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Wednesday, October 18, 2017

The Old Becomes The New

The first time I heard Otis Redding sing "Try A Little Tenderness", I thought I'd discovered a new raw gem. I recollect how disappointed I was when my parents told me Otis had wrecked a song they'd enjoyed many years before. What songs do you recall knocking you down that you later learned were not "new" when you first heard them? What impact did learning that they were "old" songs have on your subsequent enjoyment? Did you go back and search out the earliest recordings of the song(s)? If you did, how did the original version(s) - in your listening - compare to your "discoveries"?  

Nowadays, I routinely experience kind of an inverse musical dislocation whenever my twenty eight year old daughter discovers songs from my formative years. Recently hearing "Long Long Time" for the first time - a Gary White composition made famous by Linda Ronstadt in the early 70's - my musically astute daughter was, quite justifiably, blown away. She asked if I'd learn it to accompany her. Though I have not played "Long Long Time" once since my solo years playing in bars ended in 1978, the chords rolled effortlessly from my hands, in Linda Ronstadt's original key. That would be the key of "A" for the music geeks out there.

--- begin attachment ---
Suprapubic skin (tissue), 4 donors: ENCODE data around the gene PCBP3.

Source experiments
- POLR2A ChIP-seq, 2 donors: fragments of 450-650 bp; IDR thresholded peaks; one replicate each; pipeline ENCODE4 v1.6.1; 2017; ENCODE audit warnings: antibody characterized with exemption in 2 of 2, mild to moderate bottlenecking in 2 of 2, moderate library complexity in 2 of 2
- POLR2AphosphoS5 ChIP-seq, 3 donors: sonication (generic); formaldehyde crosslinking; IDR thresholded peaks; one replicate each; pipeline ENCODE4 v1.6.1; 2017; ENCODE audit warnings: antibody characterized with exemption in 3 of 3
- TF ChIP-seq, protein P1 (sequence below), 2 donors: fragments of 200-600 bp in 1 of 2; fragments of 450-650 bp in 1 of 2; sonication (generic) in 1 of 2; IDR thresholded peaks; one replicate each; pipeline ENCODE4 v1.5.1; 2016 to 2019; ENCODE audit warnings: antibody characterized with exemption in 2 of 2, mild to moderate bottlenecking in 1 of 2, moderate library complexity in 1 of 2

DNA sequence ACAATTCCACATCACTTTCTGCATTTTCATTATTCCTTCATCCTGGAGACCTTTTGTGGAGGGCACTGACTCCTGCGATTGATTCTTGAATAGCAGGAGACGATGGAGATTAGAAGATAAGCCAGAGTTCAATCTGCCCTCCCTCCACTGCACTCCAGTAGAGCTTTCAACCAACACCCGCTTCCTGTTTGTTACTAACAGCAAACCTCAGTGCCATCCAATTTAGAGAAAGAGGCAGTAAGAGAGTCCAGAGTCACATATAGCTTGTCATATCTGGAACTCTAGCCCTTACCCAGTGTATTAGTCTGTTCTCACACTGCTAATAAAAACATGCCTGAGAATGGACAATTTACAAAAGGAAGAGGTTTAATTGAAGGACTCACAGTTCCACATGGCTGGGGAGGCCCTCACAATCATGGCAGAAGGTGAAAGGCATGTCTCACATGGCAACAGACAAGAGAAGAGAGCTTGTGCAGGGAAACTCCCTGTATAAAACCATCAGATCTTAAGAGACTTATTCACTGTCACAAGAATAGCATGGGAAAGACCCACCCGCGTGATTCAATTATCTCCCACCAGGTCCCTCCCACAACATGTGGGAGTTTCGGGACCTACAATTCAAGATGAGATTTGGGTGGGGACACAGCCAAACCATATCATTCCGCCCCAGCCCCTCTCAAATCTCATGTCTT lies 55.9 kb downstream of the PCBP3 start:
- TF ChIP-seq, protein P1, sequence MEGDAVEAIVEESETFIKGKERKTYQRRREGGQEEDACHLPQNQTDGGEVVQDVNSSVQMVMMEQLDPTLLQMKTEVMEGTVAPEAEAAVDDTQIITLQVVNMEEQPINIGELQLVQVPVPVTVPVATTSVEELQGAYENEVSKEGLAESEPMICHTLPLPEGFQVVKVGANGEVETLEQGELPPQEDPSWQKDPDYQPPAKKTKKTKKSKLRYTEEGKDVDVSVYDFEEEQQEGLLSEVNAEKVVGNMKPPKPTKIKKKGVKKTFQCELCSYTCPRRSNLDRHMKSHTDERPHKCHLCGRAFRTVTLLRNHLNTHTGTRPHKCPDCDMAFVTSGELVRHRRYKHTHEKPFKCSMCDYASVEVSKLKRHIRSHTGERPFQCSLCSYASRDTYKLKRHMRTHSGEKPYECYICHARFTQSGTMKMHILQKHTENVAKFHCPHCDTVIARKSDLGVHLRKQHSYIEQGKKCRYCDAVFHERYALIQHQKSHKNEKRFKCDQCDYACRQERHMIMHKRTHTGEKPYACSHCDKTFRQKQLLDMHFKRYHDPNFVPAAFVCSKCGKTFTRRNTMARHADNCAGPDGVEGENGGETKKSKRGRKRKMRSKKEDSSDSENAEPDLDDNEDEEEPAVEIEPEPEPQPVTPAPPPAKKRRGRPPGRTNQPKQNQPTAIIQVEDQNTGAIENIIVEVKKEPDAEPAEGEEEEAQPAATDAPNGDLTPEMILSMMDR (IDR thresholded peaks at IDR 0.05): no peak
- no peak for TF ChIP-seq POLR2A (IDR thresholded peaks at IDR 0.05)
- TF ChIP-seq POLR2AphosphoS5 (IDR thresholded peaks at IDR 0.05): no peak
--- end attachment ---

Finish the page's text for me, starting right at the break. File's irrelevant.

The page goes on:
Accompanying my daughter is always an unmitigated joy. Hearing her sing this "old" song - and who needs a lyric sheet when you've got an I-phone? - made me miss my parents. I want to tell them how all "their" songs - "Til There Was You", "Where Or When", "I Only Have Eyes For You", etc. - might have initially come to me via the Beatles, Dion & The Belmonts and the Flamingos. But I've returned to the originals, Mom & Dad. And even if I still like Otis's read of "Try A Little Tenderness" more than you two did, I've had a musical lifetime of pleasure enjoying the old become new over and over.

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